A conservator takes care of an incapacitated person’s finances, property, assets, and business affairs. Conservators do not make personal or healthcare decisions. A person who needs a conservator may or may not also need a guardian, for those purposes. Conservatorship can be full or limited. Obviously, a conservator must be chosen very carefully. Attorney Karen Lane can help you decide if conservatorship is right for your loved one, and advise you in how to choose who should have this responsibility and guide you through the legal process of petitioning for appointment of a conservator.
Full or Limited Conservatorship
For the purposes of conservatorship, a minor child or an adult who is considered legally incompetent to manage their finances is referred to as a disabled or protected person.
Full conservatorship gives the conservator power over every detail of a protected person’s financial matters, and their income, property, assets, and businesses. This includes major decisions and everyday affairs such as paying bills and paying for daily expenses. In cases of severe incapacitation, such as someone who is unconscious, this is obviously appropriate.
Limited conservatorship gives the conservator specific powers and responsibilities, custom tailored to the needs of the protected person. It may only apply to investments or business decisions, and/or property management for someone who is capable of handling routine financial affairs such as paying bills and buying groceries. For others, it may be appropriate for the conservator to handle bill-paying, but for the disabled person to have control of a portion of their money for personal expenses.
Who Can Be a Conservator?
A family member or close friend is often appointed as a conservator, but in some cases a professional or an organization such as a bank is the more appropriate choice. If there is a guardian, the guardian may also be appointed to serve as the conservator.
If the protected person’s estate is complex, it may be best to choose a professional or an organization. Conservatorship involves many legal responsibilities and can be a complicated and difficult job. The liability is significant. The conservator must keep the protected person’s property, assets, and income completely separate from their own and have a legal duty to manage and protect the assets and property of the incapacitated person.
Who Needs a Conservator?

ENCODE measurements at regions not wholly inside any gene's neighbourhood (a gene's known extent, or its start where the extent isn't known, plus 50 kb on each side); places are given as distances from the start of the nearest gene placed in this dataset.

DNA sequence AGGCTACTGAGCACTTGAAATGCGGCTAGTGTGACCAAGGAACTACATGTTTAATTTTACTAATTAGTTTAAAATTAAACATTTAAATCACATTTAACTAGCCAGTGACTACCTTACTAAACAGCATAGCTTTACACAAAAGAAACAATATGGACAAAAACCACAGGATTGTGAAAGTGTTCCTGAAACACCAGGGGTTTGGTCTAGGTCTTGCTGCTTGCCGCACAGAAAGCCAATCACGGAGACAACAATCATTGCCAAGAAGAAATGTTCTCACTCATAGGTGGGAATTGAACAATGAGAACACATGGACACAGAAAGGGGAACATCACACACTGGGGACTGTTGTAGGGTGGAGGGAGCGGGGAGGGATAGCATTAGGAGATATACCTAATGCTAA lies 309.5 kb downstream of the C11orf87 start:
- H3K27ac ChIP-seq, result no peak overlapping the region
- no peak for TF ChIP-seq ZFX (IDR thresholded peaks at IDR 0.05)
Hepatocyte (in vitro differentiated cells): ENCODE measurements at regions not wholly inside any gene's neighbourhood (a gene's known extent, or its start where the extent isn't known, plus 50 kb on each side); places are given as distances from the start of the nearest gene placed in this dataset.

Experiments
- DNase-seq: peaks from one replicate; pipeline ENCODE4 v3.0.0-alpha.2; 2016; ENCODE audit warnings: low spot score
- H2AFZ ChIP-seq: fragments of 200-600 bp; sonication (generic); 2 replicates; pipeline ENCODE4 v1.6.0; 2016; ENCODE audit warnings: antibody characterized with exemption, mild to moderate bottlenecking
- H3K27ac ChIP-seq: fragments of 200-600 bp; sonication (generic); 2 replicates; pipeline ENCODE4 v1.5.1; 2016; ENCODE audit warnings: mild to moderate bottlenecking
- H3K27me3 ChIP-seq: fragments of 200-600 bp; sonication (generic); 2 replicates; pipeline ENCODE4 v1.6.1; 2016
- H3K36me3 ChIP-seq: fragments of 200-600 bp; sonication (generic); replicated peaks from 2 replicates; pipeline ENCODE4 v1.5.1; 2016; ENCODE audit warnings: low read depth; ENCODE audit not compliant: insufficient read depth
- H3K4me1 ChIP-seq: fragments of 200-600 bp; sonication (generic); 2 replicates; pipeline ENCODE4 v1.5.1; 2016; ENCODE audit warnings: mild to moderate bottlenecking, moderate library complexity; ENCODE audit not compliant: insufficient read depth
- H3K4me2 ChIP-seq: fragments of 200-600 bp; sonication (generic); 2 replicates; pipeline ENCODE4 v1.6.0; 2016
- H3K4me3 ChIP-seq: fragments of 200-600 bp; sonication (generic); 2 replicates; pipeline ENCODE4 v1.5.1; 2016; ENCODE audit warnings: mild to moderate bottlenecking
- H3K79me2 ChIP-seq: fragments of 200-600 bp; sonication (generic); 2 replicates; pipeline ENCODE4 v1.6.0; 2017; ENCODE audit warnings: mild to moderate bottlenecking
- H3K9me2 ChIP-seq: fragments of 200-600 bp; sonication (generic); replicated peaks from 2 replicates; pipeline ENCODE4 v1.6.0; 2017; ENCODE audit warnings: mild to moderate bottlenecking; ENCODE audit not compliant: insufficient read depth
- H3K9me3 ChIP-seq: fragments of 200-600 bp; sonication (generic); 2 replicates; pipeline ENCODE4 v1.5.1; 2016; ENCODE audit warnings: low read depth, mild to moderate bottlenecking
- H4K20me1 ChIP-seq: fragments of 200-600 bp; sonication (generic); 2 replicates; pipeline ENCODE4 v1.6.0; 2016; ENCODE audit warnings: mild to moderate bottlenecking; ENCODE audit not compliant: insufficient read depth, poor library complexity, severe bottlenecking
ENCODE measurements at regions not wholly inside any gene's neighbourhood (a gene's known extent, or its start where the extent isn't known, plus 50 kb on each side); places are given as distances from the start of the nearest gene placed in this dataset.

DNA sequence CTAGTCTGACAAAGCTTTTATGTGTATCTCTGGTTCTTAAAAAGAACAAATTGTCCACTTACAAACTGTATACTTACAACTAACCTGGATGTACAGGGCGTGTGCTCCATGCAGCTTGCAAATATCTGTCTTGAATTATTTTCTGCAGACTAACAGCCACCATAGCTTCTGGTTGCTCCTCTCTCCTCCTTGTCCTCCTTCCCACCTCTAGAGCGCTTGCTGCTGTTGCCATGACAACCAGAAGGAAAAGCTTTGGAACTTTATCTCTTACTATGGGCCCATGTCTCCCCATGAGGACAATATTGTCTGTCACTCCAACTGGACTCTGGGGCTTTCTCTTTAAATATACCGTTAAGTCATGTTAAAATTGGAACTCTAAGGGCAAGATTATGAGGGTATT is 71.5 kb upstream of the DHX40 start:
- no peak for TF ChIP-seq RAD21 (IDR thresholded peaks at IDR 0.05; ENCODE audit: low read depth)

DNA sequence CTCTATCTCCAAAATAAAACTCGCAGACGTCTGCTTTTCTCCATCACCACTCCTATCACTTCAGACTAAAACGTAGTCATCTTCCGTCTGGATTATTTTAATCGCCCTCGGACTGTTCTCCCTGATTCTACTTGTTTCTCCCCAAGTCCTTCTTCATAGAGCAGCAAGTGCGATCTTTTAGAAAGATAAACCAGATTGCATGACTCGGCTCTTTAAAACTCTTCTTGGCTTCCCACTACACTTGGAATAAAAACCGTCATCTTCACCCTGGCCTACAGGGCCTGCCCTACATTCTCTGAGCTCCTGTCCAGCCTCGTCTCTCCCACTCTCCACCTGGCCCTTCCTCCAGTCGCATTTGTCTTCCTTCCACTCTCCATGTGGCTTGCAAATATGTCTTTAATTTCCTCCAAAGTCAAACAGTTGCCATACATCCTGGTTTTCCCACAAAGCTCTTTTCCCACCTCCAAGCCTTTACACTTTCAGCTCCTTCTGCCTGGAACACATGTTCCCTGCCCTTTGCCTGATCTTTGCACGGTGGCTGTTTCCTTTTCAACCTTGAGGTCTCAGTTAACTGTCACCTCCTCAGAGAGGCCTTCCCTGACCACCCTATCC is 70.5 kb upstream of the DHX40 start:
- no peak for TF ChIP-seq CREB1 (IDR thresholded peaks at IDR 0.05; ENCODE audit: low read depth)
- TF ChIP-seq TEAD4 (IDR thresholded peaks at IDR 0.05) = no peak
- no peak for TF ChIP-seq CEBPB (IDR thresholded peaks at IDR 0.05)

Conservators are appointed for adults who are unable to make financial and business decisions due to a medically diagnosed impairment and for minor children who do not have an adult to make financial decisions for them. In the case of a minor child, a conservator and guardian are typically appointed if one or both parents die or become incapacitated.
Alternatives to Conservatorship
Durable Power of Attorney
An alternative to Conservatorship is through the execution of a legal document called a Durable Power of Attorney. In a Durable Power of Attorney, you appoint a person that you trust, who is then called an Attorney-in-Fact, to manage and protect your money, property, and business affairs should you become disabled or incapacitated. A Durable Power of Attorney is a legally binding document and can be executed without intervention of the Court. In order to execute a Durable Power of Attorney in the state of Massachusetts, you must be eighteen years old, “of sound mind,” and not under any constraint or undue influence. The definition of “of sound mind” generally means that you, as an adult, understand that you are giving another person the power to make financial decisions on your behalf if you become disabled or incapacitated.
As a competent adult, you designate what powers to give the Attorney-in-Fact (Attorney). The Attorney does not have to be a lawyer. Limited powers can be given to the Attorney, such as just signing checks or managing bank accounts. On the other hand, you can give the Attorney general power to manage or your financial affairs should you become disabled or incapacitated. The document should include language that makes it durable. Durable means that the powers of the Attorney-in-Fact are not affected if you become disabled or incapacitated.
As long as you are of sound mind, you can modify our cancel the Durable Power of Attorney at any time.
Conservatorship attorney Karen D. Lane’s office is located in the town of Sherborn, which is centrally located in Middlesex County 3.3 miles directly south of the Mass Pike, on the Natick/Framingham town lines. She represents clients throughout metro-suburban Boston in Middlesex, Norfolk, Suffolk, Worcester, and Essex counties. Please call Attorney Karen Lane at 508-655-5513 or contact her online today to schedule your free initial consultation about Conservatorship and alternatives to Conservatorship!